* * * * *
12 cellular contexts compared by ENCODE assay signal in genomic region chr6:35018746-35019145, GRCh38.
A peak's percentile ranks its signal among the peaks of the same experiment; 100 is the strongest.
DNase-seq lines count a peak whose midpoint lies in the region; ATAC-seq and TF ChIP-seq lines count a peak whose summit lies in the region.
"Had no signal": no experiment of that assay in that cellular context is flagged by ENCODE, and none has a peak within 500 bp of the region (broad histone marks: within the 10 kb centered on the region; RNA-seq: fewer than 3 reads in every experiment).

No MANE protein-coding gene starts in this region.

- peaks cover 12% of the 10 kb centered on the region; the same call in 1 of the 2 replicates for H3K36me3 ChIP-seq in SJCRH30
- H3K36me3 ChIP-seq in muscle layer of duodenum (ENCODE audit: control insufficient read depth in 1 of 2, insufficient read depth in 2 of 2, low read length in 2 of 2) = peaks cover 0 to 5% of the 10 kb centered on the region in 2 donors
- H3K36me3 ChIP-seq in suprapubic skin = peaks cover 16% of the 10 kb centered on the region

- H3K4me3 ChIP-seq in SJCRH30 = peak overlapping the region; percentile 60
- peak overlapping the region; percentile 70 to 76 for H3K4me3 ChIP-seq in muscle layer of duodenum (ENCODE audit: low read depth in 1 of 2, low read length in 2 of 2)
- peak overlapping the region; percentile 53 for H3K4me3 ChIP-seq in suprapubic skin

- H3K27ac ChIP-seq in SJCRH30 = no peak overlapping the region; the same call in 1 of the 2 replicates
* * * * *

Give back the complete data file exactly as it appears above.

12 cellular contexts compared by ENCODE assay signal in genomic region chr6:35018746-35019145, GRCh38.
A peak's percentile ranks its signal among the peaks of the same experiment; 100 is the strongest.
DNase-seq lines count a peak whose midpoint lies in the region; ATAC-seq and TF ChIP-seq lines count a peak whose summit lies in the region.
"Had no signal": no experiment of that assay in that cellular context is flagged by ENCODE, and none has a peak within 500 bp of the region (broad histone marks: within the 10 kb centered on the region; RNA-seq: fewer than 3 reads in every experiment).

No MANE protein-coding gene starts in this region.

- peaks cover 12% of the 10 kb centered on the region; the same call in 1 of the 2 replicates for H3K36me3 ChIP-seq in SJCRH30
- H3K36me3 ChIP-seq in muscle layer of duodenum (ENCODE audit: control insufficient read depth in 1 of 2, insufficient read depth in 2 of 2, low read length in 2 of 2) = peaks cover 0 to 5% of the 10 kb centered on the region in 2 donors
- H3K36me3 ChIP-seq in suprapubic skin = peaks cover 16% of the 10 kb centered on the region

- H3K4me3 ChIP-seq in SJCRH30 = peak overlapping the region; percentile 60
- peak overlapping the region; percentile 70 to 76 for H3K4me3 ChIP-seq in muscle layer of duodenum (ENCODE audit: low read depth in 1 of 2, low read length in 2 of 2)
- peak overlapping the region; percentile 53 for H3K4me3 ChIP-seq in suprapubic skin

- H3K27ac ChIP-seq in SJCRH30 = no peak overlapping the region; the same call in 1 of the 2 replicates